Swiss Soccer Club Invoked in FIFA Ruling on ‘Tax Havens’

A Uruguayan soccer team appealing a sanction for arranging sham player trades said FIFA should treat it the same as other clubs accused of facilitating tax avoidance including Switzerland’s FC Locarno, according to the ruling body’s judgment.

Institucion Atletica Sud America registered six Argentine players in 2012 for “extremely short” periods without intending for them to play at the Montevideo-based team, FIFA said March 5. Earlier that year, Argentine’s tax agency named Sud America and FC Locarno among 10 clubs from Uruguay, Chile and Switzerland operating as “sports tax havens.”

It’s common for investors to acquire the transfer rights of Argentine players and they can avoid capital gains tax by routing income offshore via Uruguay, according to Ariel Reck, a lawyer in Buenos Aires who has worked on such trades. They would pay a 35 percent rate in Argentina, Reck said. Switzerland levies an 8.5 percent tax rate on capital gains, according to a 2013 report by auditor Deloitte LLP.

FC Locarno, acting on behalf of a group of investors, acquired 50 percent of the transfer rights of Argentine striker Gonzalo Higuain from River Plate of Buenos Aires six months before his 2006 transfer to Real Madrid, according to a 2007 report in the La Nacion newspaper. The transfer fee was 13 million euros ($17.9 million), Spanish sports daily Marca reported at the time.

Sud America is appealing a player-trading suspension and fine of 40,000 Swiss francs ($45,000) announced March 5. It wrote to a FIFA disciplinary committee last year to say that if it received harsher handling than FC Locarno it would be a “serious affront to the principles of equal treatment and non-discrimination,” according to a copy of the judgment seen by Bloomberg News.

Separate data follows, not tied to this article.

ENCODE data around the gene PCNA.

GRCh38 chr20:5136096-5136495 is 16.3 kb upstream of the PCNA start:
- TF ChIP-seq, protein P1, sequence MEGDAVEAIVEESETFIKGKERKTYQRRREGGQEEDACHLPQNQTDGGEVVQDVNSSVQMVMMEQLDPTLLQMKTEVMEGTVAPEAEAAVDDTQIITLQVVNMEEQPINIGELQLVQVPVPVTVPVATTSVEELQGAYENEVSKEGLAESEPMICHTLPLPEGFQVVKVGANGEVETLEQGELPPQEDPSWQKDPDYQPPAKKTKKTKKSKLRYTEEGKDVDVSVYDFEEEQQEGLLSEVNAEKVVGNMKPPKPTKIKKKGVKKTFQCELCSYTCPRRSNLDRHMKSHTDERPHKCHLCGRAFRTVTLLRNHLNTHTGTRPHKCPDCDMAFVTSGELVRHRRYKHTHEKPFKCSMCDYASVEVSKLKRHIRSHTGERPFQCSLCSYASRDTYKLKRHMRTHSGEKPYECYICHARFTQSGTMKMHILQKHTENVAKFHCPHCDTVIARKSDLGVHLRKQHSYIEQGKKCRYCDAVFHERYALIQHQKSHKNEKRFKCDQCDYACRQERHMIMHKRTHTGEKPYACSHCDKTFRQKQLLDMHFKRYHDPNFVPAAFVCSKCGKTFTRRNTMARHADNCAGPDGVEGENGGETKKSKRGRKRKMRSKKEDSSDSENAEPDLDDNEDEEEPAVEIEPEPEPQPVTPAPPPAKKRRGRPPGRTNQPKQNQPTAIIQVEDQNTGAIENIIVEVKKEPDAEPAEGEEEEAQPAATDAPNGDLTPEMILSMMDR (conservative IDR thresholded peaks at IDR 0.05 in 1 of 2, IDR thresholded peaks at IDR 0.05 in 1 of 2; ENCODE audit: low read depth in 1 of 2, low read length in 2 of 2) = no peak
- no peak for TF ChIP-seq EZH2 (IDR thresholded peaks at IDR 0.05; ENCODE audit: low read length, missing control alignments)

Tracking System

In the judgment, FIFA dismissed Sud America’s argument, citing a legal principle which says defendants can’t claim equal treatment to someone else who has acted illegally without sanction. The principle is recognized by Swiss and sports legislation, the judgment said.

FIFA declined to comment for this story on Sud America’s disciplinary case or discuss whether it is investigating FC Locarno or any other of the other eight teams identified by Argentina’s tax agency as “sports tax havens.”

FC Locarno, based about 130 miles south of FIFA’s Zurich headquarters near Switzerland’s border with Italy, is last in the Swiss second division and had as few as 340 spectators at one of its home games this season.

Sharing Gains

The club president Stefano Gilardi declined to comment for this story, according to a colleague who answered the phone today at a clinic where he works as a doctor in Locarno. His son Gabriele, who is FC Locarno’s sports director, didn’t return an e-mail. A club official said by phone no one else was available for comment.

According to the judgment, Sud America said it only received a percentage of each transfer fee and gave most of the payment to the player, who in turn might have had a deal with investors or his agent. It said it couldn’t stand in the way of a player if he wanted to leave.

In a March 11 e-mail, FIFA said that only since it introduced an electronic transfer-tracking system that was made mandatory in October 2010 has it been in a better position to monitor player trades.

Citing a lack of evidence, FIFA dropped an investigation into player agent Juan Figer, who between 1999 and 2008 oversaw at least $56 million of trades of Brazilians through a Uruguayan team, Club Atletico Rentistas, for which they never played, according to Bloomberg News calculations.

To contact the reporter on this story: Alex Duff in Madrid at aduff4@bloomberg.net

To contact the editors responsible for this story: Christopher Elser at celser@bloomberg.net

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